A fire in a north-central Iowa confinement operation killed fifteen-hundred hogs. Department of Natural Resources environmental specialist Cindy Garza says she’s already been up to visit with the farmer about what happened. She says her job’s to deal with the producer and help them figure out how to dispose of the animals.
The options include rendering, “landfilling,” and composting. Garza says it’d cost money to call a rendering company to pick up the dead animals for use in petfood or other industrial processing, and the farmer also would have to pay money to haul them to a public landfill. She says the Floyd County farmer in this case chose composting, or arranging for the animals to naturally decompose in a controlled manner.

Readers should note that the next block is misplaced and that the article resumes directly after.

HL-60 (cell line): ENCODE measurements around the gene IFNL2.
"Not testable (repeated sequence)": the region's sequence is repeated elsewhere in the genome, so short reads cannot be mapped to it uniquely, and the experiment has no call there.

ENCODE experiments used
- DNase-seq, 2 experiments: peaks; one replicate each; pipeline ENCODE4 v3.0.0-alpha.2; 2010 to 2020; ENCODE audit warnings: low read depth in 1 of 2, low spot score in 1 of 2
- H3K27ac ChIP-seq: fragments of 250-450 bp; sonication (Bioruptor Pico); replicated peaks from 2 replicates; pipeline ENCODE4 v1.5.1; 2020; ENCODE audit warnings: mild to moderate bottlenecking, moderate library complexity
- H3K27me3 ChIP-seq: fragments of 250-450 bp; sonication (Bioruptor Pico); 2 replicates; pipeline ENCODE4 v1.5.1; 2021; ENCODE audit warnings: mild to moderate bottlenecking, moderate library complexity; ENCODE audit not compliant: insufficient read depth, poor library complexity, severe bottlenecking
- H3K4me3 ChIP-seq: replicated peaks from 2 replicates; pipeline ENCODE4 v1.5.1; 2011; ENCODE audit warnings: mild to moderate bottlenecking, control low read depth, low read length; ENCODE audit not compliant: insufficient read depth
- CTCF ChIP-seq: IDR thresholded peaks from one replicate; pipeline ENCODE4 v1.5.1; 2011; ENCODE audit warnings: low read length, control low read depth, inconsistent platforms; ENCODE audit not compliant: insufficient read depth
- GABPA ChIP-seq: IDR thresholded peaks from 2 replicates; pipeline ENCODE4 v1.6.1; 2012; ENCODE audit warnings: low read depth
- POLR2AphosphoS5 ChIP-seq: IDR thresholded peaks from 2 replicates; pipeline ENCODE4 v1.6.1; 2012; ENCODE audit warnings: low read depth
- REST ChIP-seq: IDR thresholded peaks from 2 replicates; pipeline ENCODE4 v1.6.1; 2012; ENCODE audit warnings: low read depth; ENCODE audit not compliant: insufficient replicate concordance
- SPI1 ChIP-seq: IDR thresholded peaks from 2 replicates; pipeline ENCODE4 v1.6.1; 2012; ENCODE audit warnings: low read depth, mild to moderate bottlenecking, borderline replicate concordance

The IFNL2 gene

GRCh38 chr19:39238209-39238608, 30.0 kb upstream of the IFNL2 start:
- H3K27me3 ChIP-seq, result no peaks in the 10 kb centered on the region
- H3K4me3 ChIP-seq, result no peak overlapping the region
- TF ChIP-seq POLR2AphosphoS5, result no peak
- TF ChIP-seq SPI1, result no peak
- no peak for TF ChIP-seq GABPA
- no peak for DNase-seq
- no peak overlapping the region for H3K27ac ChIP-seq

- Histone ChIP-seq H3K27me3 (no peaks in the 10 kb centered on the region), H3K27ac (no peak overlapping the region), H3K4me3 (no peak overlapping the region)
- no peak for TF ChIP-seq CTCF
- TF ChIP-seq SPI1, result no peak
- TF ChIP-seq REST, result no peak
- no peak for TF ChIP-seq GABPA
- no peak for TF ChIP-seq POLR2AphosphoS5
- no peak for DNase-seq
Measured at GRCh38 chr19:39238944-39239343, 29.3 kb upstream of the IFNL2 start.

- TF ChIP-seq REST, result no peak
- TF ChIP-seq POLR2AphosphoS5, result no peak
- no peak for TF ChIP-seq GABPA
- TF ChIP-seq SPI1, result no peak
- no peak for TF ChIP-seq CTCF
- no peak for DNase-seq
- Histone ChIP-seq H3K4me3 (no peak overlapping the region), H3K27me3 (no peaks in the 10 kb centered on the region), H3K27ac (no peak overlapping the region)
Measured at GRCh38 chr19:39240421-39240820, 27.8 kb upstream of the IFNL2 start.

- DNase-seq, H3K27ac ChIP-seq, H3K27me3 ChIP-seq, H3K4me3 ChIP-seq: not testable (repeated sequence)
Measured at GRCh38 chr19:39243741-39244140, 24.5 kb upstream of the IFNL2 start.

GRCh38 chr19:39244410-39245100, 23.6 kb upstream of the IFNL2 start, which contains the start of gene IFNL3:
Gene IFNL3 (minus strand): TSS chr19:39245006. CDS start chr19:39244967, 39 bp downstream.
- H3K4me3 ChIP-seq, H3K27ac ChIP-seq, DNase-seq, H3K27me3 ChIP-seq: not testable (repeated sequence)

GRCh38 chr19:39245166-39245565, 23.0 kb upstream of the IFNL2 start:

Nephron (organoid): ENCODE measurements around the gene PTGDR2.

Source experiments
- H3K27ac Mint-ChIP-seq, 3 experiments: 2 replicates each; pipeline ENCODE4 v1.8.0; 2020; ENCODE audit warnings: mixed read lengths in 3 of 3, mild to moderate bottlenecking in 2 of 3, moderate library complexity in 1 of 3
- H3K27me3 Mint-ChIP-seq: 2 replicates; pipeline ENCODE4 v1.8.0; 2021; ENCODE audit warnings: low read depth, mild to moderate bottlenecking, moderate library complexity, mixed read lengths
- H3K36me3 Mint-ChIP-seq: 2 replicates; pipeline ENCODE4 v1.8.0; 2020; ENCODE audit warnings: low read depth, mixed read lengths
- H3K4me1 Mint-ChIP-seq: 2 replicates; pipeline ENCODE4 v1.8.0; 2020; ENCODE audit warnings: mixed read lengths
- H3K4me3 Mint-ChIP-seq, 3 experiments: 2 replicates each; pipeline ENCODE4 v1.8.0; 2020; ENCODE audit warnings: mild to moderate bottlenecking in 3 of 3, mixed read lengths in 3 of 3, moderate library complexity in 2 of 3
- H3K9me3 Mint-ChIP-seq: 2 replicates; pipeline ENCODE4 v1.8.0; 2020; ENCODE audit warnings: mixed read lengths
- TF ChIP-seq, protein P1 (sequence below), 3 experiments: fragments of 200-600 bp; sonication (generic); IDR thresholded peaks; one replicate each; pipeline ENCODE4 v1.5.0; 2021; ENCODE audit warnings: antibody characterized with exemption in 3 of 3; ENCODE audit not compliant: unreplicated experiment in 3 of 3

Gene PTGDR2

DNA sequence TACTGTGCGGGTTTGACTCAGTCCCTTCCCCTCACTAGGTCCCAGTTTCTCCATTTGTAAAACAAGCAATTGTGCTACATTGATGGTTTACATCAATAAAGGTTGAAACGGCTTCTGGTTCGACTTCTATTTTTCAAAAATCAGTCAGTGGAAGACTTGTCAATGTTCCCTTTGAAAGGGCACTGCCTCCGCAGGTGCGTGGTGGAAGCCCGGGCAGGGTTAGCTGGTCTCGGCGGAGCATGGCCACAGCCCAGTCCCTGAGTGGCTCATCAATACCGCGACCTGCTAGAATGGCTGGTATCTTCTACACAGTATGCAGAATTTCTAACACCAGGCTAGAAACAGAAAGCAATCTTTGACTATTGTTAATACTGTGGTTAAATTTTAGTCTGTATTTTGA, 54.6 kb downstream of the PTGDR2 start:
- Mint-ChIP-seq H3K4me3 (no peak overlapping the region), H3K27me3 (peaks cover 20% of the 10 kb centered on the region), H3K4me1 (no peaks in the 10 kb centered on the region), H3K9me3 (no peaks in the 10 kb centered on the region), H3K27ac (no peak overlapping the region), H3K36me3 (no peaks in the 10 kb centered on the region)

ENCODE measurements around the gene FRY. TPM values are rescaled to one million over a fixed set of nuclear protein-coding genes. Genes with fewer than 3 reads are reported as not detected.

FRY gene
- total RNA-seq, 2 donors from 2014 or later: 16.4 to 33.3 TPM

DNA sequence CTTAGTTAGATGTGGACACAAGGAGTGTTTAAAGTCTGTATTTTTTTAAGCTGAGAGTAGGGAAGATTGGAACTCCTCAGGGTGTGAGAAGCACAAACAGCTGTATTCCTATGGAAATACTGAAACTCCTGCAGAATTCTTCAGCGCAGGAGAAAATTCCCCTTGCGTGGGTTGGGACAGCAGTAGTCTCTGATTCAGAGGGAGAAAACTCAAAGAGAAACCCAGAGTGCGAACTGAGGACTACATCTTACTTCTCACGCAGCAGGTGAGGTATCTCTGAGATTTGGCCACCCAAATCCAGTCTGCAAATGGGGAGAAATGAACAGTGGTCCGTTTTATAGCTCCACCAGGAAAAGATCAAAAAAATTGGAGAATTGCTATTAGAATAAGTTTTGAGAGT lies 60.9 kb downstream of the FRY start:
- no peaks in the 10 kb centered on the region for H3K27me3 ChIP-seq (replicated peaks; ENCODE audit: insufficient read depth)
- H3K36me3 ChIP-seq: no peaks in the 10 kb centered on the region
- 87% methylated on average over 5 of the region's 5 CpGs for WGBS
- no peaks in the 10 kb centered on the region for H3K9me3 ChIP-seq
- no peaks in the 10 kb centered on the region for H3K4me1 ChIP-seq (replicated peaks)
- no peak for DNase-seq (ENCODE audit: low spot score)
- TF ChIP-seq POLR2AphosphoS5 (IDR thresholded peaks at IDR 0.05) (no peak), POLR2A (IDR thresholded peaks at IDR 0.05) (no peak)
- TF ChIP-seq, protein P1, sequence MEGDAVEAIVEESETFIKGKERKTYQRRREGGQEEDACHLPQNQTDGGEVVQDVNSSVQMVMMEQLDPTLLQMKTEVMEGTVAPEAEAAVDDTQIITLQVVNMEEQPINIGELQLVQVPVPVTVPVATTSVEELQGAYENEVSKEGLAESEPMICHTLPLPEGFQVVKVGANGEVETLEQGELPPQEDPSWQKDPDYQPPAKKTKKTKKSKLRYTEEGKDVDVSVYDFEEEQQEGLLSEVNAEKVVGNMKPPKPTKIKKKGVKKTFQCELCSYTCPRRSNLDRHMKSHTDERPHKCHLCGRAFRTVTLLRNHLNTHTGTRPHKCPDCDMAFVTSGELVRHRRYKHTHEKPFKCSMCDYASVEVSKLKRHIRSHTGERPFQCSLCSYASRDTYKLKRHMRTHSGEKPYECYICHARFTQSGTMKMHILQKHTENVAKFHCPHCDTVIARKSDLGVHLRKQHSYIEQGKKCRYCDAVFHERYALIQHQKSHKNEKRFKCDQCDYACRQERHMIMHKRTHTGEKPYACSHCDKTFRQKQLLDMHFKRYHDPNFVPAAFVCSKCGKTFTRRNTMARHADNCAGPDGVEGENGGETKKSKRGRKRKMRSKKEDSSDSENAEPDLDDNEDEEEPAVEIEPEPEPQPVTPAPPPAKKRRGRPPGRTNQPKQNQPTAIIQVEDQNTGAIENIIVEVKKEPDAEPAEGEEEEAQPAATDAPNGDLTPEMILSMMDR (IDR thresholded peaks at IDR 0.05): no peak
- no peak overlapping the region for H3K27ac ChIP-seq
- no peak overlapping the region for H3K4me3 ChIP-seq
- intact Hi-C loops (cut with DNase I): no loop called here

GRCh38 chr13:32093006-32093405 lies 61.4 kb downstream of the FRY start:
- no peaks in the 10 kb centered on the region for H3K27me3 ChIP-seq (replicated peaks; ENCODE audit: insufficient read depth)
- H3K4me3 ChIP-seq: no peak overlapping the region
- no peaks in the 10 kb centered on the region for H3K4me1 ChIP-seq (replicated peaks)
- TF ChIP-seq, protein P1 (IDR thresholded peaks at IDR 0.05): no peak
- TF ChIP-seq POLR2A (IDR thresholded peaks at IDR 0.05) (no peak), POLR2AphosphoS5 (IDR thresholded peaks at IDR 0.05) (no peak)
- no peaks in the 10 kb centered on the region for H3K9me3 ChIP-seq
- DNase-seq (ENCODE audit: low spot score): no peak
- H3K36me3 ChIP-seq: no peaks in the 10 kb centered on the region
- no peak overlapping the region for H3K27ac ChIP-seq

She explained how to put down a “base layer” of sawdust, put the bodies down not touching one another, then cover them so heat and humidity will help them break down. The result is organic material that can be used as fertilizer, without the risk of contaminating local water supplies. The D-N-R helps the farmer handle it properly, so the loss can be turned into some productive use and avoid causing environmental trouble. She says there’s less going to the landfill this way, she says, the end product is reusable, and it’s a process that can be done on a small scale. The cause of the fire, which also destroyed several hog barns, has not been determined.